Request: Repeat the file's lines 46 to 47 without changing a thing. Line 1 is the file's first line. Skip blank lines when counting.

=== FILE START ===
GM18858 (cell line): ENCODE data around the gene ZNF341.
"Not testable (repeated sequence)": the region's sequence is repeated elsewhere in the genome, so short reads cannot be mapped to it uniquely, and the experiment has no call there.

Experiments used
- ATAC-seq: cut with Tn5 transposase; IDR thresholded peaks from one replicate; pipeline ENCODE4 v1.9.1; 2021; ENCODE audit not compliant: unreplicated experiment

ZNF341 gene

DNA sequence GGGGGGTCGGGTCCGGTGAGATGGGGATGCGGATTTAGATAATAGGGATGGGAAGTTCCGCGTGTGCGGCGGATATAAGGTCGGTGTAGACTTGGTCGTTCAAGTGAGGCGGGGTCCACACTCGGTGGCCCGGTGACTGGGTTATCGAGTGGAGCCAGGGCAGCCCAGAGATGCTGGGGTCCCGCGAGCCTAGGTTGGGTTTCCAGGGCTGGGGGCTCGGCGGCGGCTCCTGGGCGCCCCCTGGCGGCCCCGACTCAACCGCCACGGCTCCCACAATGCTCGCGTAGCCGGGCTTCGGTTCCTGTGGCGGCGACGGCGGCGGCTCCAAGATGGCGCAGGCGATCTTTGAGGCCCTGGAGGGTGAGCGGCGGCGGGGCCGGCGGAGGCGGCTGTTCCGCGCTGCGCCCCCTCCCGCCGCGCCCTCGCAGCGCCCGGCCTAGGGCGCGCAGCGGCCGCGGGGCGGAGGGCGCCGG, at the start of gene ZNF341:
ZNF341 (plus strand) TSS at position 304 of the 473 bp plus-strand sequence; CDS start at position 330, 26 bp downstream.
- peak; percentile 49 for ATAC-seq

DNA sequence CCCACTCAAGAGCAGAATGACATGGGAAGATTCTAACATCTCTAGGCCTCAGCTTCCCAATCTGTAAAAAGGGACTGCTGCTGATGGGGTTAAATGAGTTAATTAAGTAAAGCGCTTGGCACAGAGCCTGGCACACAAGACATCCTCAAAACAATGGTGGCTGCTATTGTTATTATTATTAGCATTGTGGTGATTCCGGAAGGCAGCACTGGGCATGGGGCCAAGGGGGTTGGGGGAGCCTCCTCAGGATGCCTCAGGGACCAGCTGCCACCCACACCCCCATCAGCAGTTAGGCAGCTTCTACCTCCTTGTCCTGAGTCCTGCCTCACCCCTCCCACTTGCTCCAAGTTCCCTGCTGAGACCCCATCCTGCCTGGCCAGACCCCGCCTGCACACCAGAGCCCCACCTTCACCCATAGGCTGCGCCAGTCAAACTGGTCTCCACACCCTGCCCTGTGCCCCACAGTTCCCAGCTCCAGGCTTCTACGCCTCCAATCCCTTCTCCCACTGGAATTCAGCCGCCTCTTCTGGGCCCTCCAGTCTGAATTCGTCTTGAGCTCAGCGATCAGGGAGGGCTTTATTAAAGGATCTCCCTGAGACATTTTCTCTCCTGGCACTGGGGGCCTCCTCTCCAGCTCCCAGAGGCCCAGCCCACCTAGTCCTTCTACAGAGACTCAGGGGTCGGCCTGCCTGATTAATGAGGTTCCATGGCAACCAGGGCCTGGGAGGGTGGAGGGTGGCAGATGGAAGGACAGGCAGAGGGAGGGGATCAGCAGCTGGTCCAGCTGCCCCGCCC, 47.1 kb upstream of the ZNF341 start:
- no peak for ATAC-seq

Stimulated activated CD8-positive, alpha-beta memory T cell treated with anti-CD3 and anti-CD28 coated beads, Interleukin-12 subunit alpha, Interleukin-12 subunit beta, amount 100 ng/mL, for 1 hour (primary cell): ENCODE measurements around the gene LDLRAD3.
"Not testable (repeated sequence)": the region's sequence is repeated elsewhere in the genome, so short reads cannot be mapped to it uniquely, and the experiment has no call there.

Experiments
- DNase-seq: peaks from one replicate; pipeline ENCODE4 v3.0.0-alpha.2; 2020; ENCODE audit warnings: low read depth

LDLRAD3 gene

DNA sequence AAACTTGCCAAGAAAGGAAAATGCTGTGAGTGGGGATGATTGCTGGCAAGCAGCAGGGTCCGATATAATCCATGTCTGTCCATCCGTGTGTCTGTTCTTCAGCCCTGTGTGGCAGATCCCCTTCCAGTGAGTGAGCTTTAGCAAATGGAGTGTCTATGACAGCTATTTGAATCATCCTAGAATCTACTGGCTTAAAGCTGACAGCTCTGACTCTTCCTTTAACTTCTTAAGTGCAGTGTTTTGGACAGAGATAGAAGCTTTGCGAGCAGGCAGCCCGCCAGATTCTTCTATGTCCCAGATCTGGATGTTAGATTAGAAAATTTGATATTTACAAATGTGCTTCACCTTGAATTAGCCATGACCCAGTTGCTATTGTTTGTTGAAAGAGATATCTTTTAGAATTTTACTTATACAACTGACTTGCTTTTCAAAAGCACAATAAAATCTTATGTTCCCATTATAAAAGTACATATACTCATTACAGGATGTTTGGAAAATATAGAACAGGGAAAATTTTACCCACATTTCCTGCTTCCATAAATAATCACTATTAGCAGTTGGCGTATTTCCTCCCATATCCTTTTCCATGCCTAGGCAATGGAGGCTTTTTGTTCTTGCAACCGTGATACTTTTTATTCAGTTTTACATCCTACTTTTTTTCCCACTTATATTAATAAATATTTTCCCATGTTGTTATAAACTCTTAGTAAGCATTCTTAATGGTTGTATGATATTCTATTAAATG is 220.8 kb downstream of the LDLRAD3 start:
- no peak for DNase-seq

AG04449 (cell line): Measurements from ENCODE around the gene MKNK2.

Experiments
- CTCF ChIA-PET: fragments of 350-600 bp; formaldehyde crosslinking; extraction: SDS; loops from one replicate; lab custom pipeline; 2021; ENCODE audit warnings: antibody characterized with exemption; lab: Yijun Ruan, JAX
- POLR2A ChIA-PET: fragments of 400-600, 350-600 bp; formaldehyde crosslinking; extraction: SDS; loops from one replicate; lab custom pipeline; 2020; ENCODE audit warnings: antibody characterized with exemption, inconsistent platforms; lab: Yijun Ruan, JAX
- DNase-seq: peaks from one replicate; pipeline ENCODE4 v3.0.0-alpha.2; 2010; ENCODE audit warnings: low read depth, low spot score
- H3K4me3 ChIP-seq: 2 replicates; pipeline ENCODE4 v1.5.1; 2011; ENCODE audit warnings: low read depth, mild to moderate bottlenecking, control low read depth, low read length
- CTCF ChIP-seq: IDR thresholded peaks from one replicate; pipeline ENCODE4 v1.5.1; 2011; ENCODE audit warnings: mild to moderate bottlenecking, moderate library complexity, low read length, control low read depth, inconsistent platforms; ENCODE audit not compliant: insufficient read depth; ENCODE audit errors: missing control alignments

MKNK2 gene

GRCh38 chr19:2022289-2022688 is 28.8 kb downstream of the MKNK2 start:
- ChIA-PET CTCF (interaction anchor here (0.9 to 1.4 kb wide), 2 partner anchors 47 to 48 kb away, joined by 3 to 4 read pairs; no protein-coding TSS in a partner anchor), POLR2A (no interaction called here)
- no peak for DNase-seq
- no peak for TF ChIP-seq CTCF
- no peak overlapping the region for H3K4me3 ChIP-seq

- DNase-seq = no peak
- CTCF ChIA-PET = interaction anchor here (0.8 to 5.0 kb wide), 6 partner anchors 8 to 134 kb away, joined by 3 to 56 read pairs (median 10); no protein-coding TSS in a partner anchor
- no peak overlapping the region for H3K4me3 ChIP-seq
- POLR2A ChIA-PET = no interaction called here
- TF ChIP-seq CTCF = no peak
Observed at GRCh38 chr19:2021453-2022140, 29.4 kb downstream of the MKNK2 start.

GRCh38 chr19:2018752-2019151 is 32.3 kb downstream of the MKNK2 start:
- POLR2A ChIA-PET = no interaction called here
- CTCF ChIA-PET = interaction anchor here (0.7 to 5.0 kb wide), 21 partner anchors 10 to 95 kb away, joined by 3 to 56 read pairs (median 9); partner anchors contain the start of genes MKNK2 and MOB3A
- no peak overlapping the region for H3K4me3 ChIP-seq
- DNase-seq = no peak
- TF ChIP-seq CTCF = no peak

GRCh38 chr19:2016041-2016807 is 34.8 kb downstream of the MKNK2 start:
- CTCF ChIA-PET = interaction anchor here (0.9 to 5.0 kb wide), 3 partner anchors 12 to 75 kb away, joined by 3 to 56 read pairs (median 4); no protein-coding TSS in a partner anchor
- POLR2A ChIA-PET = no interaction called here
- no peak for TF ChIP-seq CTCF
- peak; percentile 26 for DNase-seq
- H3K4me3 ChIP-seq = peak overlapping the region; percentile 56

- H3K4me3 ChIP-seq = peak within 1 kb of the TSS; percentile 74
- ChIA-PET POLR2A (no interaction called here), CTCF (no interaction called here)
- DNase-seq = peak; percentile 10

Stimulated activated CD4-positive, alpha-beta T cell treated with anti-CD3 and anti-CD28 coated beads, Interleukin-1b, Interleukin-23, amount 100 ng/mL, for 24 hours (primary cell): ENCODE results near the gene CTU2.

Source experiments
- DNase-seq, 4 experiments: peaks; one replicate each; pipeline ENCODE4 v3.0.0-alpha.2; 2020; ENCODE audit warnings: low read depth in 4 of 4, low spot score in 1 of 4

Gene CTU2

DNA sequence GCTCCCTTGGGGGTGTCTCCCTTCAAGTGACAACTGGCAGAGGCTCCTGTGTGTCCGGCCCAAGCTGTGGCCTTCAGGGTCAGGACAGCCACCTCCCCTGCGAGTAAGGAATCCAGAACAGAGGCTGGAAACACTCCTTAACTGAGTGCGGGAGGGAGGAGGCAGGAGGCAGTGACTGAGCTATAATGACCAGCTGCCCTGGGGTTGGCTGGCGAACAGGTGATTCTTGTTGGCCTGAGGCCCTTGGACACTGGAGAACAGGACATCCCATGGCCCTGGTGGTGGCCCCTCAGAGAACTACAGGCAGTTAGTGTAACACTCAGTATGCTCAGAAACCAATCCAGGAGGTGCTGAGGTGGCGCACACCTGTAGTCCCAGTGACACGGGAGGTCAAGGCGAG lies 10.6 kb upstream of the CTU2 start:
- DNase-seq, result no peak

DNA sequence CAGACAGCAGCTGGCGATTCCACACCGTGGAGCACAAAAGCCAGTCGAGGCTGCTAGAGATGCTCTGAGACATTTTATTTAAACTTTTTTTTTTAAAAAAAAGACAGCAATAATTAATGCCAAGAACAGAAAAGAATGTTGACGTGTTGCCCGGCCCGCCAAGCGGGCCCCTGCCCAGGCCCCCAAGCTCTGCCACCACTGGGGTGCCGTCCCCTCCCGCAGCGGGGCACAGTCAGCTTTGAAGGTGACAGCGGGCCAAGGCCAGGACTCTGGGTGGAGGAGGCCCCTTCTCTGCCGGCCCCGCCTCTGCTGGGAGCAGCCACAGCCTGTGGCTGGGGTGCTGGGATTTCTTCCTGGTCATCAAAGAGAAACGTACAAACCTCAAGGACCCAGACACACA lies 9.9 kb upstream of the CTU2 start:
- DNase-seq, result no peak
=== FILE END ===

- no peak for TF ChIP-seq CTCF
- peak; percentile 26 for DNase-seq